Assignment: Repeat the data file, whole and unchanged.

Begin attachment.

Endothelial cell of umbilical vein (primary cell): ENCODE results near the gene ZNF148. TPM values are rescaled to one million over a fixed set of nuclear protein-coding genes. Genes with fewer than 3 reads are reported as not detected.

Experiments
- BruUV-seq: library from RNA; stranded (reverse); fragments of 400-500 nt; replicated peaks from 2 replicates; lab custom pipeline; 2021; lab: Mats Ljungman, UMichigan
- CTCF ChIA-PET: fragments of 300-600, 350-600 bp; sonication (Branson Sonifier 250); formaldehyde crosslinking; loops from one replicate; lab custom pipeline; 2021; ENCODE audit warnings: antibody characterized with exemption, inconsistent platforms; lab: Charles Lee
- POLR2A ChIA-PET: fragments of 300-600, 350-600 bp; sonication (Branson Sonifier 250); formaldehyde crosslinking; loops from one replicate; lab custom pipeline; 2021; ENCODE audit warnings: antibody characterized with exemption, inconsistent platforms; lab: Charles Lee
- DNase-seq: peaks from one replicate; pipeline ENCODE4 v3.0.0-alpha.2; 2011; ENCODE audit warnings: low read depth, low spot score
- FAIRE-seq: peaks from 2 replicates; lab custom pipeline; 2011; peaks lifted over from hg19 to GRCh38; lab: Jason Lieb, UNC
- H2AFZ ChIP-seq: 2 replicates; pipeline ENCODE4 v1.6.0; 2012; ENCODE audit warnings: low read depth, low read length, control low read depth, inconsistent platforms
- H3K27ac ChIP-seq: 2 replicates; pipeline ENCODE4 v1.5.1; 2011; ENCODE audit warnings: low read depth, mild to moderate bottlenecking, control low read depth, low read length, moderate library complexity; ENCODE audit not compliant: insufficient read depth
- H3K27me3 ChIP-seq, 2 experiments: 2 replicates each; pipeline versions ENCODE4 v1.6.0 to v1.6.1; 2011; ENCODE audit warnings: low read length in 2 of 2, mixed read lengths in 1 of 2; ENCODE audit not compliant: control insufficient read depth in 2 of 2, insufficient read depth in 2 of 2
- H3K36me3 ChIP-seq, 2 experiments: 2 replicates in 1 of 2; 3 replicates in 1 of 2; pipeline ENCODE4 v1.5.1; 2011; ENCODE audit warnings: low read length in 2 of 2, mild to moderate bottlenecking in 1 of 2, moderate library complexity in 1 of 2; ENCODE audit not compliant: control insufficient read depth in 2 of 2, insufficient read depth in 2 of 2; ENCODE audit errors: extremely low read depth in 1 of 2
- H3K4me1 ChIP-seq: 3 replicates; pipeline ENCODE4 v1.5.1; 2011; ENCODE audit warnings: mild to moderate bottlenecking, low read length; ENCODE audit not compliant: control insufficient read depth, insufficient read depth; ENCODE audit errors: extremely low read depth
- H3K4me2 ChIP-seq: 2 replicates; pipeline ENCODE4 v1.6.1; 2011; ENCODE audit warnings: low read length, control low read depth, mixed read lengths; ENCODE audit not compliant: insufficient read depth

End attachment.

Endothelial cell of umbilical vein (primary cell): ENCODE results near the gene ZNF148. TPM values are rescaled to one million over a fixed set of nuclear protein-coding genes. Genes with fewer than 3 reads are reported as not detected.

Experiments
- BruUV-seq: library from RNA; stranded (reverse); fragments of 400-500 nt; replicated peaks from 2 replicates; lab custom pipeline; 2021; lab: Mats Ljungman, UMichigan
- CTCF ChIA-PET: fragments of 300-600, 350-600 bp; sonication (Branson Sonifier 250); formaldehyde crosslinking; loops from one replicate; lab custom pipeline; 2021; ENCODE audit warnings: antibody characterized with exemption, inconsistent platforms; lab: Charles Lee
- POLR2A ChIA-PET: fragments of 300-600, 350-600 bp; sonication (Branson Sonifier 250); formaldehyde crosslinking; loops from one replicate; lab custom pipeline; 2021; ENCODE audit warnings: antibody characterized with exemption, inconsistent platforms; lab: Charles Lee
- DNase-seq: peaks from one replicate; pipeline ENCODE4 v3.0.0-alpha.2; 2011; ENCODE audit warnings: low read depth, low spot score
- FAIRE-seq: peaks from 2 replicates; lab custom pipeline; 2011; peaks lifted over from hg19 to GRCh38; lab: Jason Lieb, UNC
- H2AFZ ChIP-seq: 2 replicates; pipeline ENCODE4 v1.6.0; 2012; ENCODE audit warnings: low read depth, low read length, control low read depth, inconsistent platforms
- H3K27ac ChIP-seq: 2 replicates; pipeline ENCODE4 v1.5.1; 2011; ENCODE audit warnings: low read depth, mild to moderate bottlenecking, control low read depth, low read length, moderate library complexity; ENCODE audit not compliant: insufficient read depth
- H3K27me3 ChIP-seq, 2 experiments: 2 replicates each; pipeline versions ENCODE4 v1.6.0 to v1.6.1; 2011; ENCODE audit warnings: low read length in 2 of 2, mixed read lengths in 1 of 2; ENCODE audit not compliant: control insufficient read depth in 2 of 2, insufficient read depth in 2 of 2
- H3K36me3 ChIP-seq, 2 experiments: 2 replicates in 1 of 2; 3 replicates in 1 of 2; pipeline ENCODE4 v1.5.1; 2011; ENCODE audit warnings: low read length in 2 of 2, mild to moderate bottlenecking in 1 of 2, moderate library complexity in 1 of 2; ENCODE audit not compliant: control insufficient read depth in 2 of 2, insufficient read depth in 2 of 2; ENCODE audit errors: extremely low read depth in 1 of 2
- H3K4me1 ChIP-seq: 3 replicates; pipeline ENCODE4 v1.5.1; 2011; ENCODE audit warnings: mild to moderate bottlenecking, low read length; ENCODE audit not compliant: control insufficient read depth, insufficient read depth; ENCODE audit errors: extremely low read depth
- H3K4me2 ChIP-seq: 2 replicates; pipeline ENCODE4 v1.6.1; 2011; ENCODE audit warnings: low read length, control low read depth, mixed read lengths; ENCODE audit not compliant: insufficient read depth